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Toyota's NS4 concept projects the hybrid car three years hence


January 12, 2012

Toyota's NS4 advanced plug-in hybrid concept that was unveiled in Detroit this week

Toyota's NS4 advanced plug-in hybrid concept that was unveiled in Detroit this week

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Toyota's NS4 advanced plug-in hybrid concept that was unveiled this week at the 2012 North American International Auto Show (NAIAS) in Detroit is the brainchild of Toyota engineers who were given the task of designing a new mid-size concept for potential launch in markets worldwide by 2015. While the NS4 concept is a dedicated plug-in hybrid electric vehicle (PHEV), Toyota says it isn't part of its Prius family, with a next-generation Hybrid Synergy Drive plug-in system that is not only smaller and lighter, but is also more fuel efficient, boasts better acceleration and a longer all-electric range than the current system.


Claiming that connected vehicles are the third fastest growing technological device behind smartphones and tablets, Toyota has developed the NS4 concept with a heavy focus on connectivity. Its Human-Machine Interface (HMI) is built around a multi-touch screen that takes its lead in the look and usability departments from a smartphone and acts as a hub for displaying information and controlling the car's multimedia, air conditioning, battery-charge and navigation functions. Toyota says the HMI system is also able to learn driver preferences and habits and anticipate driver responses in certain situations.


The NS4 concept also sees the introduction of a number of new safety features. A next-generation Pre-Collision System (PCS) is designed to predict collisions before they occur and help avoid them. It uses millimeter-wave radar and front-mounted stereo cameras to detect and react to lane departure, pedestrians and other vehicles, with near-infrared beams to enhance performance at night. When the system detects an imminent collision, the brake assist system is placed in standby mode and the driver is warned by a buzzer and warning light. If the system determines that the collision is unavoidable, it will apply the brakes and automatically tighten the front seatbelts.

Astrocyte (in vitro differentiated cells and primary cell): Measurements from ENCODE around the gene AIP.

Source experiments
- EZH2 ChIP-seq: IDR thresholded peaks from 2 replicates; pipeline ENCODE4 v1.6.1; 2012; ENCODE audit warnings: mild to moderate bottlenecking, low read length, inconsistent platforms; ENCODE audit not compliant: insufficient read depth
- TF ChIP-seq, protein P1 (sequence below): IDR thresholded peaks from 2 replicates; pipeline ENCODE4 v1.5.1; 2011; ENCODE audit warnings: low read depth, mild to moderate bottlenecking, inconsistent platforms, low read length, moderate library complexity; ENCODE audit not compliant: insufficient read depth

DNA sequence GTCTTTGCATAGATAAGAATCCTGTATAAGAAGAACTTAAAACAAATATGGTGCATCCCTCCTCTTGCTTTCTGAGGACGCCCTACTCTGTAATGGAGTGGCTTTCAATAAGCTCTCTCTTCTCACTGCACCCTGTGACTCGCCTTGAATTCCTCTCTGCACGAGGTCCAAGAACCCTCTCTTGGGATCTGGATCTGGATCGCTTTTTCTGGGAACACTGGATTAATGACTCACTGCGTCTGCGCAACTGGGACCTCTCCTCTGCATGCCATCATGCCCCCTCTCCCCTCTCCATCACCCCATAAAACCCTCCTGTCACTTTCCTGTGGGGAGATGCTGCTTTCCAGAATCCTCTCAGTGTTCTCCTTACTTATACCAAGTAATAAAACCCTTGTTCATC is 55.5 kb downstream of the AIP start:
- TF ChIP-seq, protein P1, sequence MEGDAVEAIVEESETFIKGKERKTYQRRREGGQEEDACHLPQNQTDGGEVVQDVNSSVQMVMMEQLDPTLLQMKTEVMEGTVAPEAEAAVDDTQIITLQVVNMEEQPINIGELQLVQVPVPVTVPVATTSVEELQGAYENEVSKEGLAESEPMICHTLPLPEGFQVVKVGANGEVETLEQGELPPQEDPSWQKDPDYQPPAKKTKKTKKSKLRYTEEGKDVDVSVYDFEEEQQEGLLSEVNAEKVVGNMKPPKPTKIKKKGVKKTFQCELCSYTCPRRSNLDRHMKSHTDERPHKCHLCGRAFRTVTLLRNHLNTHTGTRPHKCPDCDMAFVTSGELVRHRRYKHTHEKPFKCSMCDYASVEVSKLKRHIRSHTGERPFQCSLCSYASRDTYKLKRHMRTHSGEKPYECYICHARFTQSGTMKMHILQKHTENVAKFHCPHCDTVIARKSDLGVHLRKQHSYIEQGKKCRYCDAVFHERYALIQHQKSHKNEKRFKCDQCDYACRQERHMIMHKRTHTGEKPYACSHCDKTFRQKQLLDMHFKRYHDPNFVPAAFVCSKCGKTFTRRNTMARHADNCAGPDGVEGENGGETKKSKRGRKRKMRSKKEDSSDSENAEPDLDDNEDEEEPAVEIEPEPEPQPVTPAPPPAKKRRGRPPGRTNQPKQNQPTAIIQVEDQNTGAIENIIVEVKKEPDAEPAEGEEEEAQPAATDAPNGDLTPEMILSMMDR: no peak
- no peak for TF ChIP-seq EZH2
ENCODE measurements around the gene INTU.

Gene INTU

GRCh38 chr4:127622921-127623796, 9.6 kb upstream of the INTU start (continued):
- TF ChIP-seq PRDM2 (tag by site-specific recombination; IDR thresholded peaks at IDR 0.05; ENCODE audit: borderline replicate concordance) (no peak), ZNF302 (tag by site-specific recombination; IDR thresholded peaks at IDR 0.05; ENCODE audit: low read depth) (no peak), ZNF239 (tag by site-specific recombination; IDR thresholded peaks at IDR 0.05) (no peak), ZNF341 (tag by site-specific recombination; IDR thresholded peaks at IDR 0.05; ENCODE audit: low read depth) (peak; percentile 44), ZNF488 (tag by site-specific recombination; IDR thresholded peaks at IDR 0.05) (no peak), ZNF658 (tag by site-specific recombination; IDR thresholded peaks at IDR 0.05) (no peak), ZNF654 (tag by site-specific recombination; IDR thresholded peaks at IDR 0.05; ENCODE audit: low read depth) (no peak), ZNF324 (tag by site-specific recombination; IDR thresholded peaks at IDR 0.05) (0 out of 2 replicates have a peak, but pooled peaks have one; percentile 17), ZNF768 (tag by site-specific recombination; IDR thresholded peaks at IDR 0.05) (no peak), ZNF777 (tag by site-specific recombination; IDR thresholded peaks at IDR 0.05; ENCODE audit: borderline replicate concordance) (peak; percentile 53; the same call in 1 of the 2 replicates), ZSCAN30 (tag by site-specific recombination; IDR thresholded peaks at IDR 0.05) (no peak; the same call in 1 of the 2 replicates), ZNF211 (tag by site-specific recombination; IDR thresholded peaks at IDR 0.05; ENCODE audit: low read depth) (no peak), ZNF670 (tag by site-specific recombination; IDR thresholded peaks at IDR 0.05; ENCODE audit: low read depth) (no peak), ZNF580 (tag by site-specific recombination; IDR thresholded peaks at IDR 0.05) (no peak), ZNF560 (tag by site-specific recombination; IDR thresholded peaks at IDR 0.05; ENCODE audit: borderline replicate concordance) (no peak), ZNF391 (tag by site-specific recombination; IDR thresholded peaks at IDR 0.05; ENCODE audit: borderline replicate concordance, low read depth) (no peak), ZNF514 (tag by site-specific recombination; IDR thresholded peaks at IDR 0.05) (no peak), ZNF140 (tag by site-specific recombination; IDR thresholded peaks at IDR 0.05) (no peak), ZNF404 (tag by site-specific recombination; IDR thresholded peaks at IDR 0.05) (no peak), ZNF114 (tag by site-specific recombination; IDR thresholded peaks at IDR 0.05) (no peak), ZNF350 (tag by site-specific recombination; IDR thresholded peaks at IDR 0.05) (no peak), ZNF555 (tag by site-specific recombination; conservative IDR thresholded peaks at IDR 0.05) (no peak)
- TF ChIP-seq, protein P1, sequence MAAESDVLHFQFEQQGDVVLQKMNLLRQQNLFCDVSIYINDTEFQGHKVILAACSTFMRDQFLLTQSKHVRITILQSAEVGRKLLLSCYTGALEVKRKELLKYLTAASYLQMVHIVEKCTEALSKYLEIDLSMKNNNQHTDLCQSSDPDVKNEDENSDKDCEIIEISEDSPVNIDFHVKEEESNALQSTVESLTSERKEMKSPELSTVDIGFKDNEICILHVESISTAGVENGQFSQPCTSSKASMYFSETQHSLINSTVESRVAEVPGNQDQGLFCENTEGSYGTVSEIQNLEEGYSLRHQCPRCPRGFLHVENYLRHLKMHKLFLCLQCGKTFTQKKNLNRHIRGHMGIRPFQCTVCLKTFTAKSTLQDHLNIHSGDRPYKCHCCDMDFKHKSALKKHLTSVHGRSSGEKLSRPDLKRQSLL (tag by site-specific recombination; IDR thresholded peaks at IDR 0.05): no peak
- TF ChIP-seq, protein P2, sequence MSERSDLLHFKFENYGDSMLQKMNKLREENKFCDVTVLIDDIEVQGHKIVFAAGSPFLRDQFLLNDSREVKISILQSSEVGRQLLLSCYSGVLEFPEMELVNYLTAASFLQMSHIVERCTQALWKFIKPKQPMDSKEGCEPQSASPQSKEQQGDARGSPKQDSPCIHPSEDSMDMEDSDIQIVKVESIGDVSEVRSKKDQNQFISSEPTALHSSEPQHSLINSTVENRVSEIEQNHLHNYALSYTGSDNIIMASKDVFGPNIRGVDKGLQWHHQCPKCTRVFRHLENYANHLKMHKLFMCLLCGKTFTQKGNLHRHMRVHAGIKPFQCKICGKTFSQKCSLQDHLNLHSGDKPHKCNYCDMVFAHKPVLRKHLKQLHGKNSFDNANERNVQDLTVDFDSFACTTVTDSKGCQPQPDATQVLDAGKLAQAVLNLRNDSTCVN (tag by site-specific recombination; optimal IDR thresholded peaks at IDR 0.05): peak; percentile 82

For those times when a pedestrian collision can't be avoided, the car features a pop-up hood structure that automatically raises the rear of the hood within certain speed ranges to increase the space underneath and reduce the chance of the pedestrian sustaining head injuries. Toyota says it has tested this system using both conventional crash-test dummies and virtual models.

With interior and exterior rear view cameras replacing mirrors, a dedicated dashboard-mounted screen positioned above the navigation display is used to display a panoramic rear view image that is wider than that possible with conventional rear view mirrors. The rear view panoramic camera view also works in conjunction with a sub-millimeter wave radar in the Blind Spot Monitoring (BSM) system to detect a vehicle in an adjacent lane.

Meanwhile, Adaptive Driving Beam (ADB) headlights use a camera mounted behind the front grille and partial shielding inside the headlights to allow drivers to maintain near-high beam illumination without producing vision-impairing glare to oncoming drivers.

Glass tech

Toyota's engineers have also given the NS4 concept's windshield and side and rear windows a technological makeover with the a application of anti-fog film, a high ultraviolet absorbing inner layer that removes 99 percent of harmful UVA and UVB rays, and an anti-solar film with radio-wave transparency that reduces the interior temperature without impacting mobile electronic device wireless reception. The windscreen and windows, along with the roof solar panel, have also been given a hydrophobic coating to help repel raindrops and improve visibility.